Food Intolerance Test for 60 vegan foods


CNS ( Cambridge Nutritional Sciences) FoodPrint 60 vegan food intolerance test which detects IgG antibodies to 60 different non-aminal based foods.

Foods included with FoodPrint 60 Vegan

Corn (Maize)
Durum Wheat

The science behind IgG testing

IgG stands for Immunoglobulin  G, which is a type of antibody that our immune system produces in response to foreign bodies entering the body. When we eat, food is broken down (digested) into smaller fragments for easy absorption which then passes through the gut wall and into the bloodstream.

However, sometimes these fragments aren’t fully digested and when they pass through the gut wall our immune system recognises them as ‘foreign bodies’. Our immune system then sets about attacking them by making IgG antibodies to these foods to try and clear them away. When your immune system becomes overloaded and can’t cope with clearing away those unrequired food particles, then symptoms can occur. This will usually happen when you eat the problematic (trigger) foods on a daily basis.

A study has shown that those who eliminated trigger foods based on food-specific IgG test results had reductions in weight, body mass index, waist and hip circumference and improvements in all indicators of quality of life that were measured. The quality of life indicators included physical and emotional wellbeing, mental health, social life, pain levels and vitality [1].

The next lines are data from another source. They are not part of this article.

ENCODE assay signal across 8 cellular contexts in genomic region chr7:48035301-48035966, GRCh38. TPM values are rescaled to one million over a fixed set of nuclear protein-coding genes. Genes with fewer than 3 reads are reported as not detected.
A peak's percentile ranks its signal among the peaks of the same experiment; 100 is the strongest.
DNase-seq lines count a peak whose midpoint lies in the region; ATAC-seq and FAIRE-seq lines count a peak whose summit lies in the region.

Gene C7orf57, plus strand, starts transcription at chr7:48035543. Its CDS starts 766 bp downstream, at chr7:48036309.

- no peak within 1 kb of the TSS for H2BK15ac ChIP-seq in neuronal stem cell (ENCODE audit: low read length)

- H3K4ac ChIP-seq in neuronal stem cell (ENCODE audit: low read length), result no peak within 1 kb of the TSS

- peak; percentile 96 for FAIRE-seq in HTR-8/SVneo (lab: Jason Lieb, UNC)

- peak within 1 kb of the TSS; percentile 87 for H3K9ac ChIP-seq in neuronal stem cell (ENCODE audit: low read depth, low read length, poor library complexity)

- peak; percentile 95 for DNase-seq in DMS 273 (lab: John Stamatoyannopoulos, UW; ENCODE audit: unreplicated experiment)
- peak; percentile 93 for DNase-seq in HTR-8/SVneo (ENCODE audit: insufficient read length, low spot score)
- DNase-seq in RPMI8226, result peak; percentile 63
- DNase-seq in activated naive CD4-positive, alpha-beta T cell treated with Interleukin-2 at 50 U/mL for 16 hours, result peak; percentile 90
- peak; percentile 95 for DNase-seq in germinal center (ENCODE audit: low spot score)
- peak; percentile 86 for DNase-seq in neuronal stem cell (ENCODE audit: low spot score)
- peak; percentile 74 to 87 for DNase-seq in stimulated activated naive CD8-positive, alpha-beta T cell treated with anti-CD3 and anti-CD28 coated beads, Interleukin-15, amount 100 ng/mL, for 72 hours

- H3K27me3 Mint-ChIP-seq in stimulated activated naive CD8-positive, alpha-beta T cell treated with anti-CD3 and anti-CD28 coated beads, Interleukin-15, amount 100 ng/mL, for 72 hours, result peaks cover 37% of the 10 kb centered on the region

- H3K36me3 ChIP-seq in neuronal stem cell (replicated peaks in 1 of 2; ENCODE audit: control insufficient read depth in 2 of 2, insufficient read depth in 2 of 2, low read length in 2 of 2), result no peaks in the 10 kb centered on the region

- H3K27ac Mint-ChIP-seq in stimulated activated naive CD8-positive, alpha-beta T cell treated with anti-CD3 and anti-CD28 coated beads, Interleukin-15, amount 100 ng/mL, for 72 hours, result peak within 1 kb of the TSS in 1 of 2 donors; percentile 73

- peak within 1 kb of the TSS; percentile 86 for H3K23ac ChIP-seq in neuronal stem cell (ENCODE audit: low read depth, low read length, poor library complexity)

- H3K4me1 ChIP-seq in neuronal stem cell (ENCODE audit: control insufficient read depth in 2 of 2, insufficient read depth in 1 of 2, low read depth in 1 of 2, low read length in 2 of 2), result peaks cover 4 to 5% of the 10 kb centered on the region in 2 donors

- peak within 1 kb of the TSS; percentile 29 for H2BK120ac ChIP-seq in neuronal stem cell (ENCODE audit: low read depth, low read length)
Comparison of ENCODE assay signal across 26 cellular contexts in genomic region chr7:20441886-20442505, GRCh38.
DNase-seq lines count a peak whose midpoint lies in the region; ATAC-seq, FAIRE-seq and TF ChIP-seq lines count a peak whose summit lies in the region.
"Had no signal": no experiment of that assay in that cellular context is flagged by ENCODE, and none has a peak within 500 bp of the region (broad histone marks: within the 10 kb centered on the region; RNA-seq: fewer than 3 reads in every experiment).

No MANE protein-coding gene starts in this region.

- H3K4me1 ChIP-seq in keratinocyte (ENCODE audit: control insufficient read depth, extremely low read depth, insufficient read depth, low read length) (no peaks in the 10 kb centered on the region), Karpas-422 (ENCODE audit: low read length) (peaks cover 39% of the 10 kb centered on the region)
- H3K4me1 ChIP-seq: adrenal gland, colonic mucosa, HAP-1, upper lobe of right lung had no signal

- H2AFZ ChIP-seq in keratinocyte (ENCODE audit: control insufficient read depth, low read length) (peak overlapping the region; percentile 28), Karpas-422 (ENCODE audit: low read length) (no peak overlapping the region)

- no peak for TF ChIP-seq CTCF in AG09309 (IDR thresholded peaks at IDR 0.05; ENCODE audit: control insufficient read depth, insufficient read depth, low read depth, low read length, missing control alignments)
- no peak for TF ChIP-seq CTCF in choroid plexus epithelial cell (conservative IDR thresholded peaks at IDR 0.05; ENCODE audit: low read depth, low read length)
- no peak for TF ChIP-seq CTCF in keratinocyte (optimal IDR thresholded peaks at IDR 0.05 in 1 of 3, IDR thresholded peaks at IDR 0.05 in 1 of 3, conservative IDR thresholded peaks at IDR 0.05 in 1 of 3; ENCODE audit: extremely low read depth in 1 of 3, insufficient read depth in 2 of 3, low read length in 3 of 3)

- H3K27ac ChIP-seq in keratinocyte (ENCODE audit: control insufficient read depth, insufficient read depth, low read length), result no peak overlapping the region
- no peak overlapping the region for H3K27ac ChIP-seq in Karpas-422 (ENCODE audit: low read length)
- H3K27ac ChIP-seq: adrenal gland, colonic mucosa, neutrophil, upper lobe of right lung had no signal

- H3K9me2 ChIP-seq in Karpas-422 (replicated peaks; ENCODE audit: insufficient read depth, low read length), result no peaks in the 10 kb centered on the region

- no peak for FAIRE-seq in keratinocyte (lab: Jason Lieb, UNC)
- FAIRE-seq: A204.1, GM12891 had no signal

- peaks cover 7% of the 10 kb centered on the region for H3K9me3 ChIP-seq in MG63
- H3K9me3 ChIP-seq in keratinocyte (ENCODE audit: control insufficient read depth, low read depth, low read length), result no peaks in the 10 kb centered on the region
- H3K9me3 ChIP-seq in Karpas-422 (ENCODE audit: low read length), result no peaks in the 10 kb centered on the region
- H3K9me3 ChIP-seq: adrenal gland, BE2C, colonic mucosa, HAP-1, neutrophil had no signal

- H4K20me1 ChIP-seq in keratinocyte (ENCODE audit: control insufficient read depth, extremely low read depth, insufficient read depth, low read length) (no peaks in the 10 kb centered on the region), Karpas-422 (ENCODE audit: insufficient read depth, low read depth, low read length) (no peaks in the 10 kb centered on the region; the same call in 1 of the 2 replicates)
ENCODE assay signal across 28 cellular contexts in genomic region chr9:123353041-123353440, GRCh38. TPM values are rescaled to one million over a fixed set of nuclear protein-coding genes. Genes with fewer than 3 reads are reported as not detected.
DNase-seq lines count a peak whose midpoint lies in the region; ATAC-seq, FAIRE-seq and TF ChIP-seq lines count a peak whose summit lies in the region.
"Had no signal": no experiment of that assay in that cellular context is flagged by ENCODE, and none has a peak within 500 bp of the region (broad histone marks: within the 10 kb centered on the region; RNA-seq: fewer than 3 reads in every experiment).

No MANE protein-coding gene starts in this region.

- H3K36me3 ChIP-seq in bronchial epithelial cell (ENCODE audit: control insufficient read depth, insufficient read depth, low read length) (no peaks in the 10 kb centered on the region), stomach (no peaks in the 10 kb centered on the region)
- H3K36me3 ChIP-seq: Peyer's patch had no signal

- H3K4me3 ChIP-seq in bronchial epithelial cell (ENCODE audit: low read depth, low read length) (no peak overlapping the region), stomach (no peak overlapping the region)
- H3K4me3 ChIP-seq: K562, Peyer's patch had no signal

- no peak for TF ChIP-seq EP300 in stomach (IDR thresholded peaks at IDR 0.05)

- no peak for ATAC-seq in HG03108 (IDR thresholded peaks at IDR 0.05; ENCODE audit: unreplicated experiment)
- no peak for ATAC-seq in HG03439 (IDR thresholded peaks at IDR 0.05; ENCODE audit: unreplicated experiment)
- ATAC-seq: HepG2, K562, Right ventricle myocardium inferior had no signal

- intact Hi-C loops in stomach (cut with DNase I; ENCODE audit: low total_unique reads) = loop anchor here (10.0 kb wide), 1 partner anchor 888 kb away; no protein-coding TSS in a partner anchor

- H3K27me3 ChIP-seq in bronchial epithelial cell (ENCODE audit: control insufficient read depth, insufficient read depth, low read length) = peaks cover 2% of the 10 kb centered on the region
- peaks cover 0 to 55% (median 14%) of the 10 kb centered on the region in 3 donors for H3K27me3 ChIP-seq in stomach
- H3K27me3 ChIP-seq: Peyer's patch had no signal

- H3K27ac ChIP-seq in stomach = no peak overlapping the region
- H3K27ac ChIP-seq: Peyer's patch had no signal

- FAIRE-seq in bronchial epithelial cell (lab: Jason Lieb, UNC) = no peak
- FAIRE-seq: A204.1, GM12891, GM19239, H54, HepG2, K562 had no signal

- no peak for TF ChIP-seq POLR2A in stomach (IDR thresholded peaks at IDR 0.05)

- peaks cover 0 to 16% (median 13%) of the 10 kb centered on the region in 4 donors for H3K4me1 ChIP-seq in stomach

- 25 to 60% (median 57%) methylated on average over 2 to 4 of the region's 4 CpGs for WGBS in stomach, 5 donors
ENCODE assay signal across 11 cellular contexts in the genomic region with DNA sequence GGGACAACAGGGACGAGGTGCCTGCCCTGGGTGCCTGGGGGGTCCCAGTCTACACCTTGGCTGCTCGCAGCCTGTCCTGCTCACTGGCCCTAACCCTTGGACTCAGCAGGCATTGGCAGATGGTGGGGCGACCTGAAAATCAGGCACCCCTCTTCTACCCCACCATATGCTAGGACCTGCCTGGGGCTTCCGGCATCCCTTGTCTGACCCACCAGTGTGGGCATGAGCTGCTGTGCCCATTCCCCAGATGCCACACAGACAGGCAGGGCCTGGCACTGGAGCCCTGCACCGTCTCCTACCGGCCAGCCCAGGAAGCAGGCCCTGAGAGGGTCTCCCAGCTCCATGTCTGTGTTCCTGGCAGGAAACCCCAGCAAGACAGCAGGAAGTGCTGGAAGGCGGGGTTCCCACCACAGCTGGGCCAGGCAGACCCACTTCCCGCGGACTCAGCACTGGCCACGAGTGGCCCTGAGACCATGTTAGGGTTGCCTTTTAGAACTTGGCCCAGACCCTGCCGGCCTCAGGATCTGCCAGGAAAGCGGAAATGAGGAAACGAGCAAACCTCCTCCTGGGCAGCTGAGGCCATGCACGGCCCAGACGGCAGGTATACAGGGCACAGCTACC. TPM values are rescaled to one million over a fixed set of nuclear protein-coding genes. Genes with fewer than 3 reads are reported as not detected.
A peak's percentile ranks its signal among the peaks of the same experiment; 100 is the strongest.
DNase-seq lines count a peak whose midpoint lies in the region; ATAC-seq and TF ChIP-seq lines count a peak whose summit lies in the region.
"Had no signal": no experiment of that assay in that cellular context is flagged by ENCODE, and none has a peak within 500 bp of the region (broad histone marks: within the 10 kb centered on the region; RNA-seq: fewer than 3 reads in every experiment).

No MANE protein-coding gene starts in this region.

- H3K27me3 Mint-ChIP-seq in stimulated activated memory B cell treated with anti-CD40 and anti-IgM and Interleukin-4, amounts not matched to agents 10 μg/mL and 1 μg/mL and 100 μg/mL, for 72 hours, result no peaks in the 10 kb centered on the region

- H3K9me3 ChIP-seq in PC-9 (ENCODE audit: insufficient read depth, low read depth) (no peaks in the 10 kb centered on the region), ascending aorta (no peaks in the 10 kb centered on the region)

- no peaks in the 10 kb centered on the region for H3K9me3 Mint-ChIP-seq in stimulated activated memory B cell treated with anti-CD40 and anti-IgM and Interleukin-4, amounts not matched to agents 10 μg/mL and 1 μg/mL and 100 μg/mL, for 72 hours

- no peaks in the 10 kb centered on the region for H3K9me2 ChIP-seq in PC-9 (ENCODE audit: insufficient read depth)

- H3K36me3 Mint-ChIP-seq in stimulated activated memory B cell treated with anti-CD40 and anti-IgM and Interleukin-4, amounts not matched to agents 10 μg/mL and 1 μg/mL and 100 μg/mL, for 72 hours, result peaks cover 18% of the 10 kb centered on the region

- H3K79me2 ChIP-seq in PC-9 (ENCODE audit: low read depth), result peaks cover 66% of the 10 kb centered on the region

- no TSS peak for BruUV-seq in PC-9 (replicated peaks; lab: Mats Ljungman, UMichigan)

Special offer


Things to consider before doing a food intolerance test:

  • A pin-prick blood sample is required.
  • Some medications such as immunosuppressants or chemotherapy/radiotherapy can affect the results (never stop your medication without speaking to your doctor first).
  • IgG food intolerance test is not recommended for children under the age of 2 as there is a possibility of false negative results occurring.
  • Pregnancy suppresses the immune system so food intolerance testing is not recommended. Doing the test 6 weeks after giving birth should be fine.

Which test to choose

How many foods you should be tested for depends on how varied your diet is. It may be tempting to go for the most comprehensive test, but if you don’t usually eat foods included in that test, there is no point spending the extra money.

Bear in mind that foods that you most frequently consume or eat in large quantity are more likely to produce symptoms. IgG antibodies typically live for 3 to 18 months, so if you haven’t had a particular food for many months, the results may show you don’t have antibodies to it, even though you may react to it when you eat it.

Taking the test

CNS Food Intolerance Test Kit

CNS Food Intolerance Test Kit

  1. Print your finger enough to draw blood.
  2. Drop the blood into the tube.
  3. Send it to CNS in a pre-paid envelope.

Results are usually available within 10 working days.

You can upgrade your test to a more comprehensive one for up to a maximum of 4 weeks from the date your first sample is received.

If you can’t post your test kit the same day you collected the blood, keep it in the fridge till the following day. I would recommend doing the test at the beginning of the week so that your blood sample is not sitting in a postal collection depot over the weekend.

You will find a step by step guide in the pack and I you can find the full blood sample collection instructions here.

If you have any questions about food intolerance testing, please get in touch to organise a free 15-min chat.

Other food intolerance panels


  1. Lewis J et al, 2012: Eliminating Immunologically-Reactive Foods from the Diet and its Effect on Body Composition and Quality of Life in Overweight Persons. Journal Obesity & Weight loss Therapy 2:1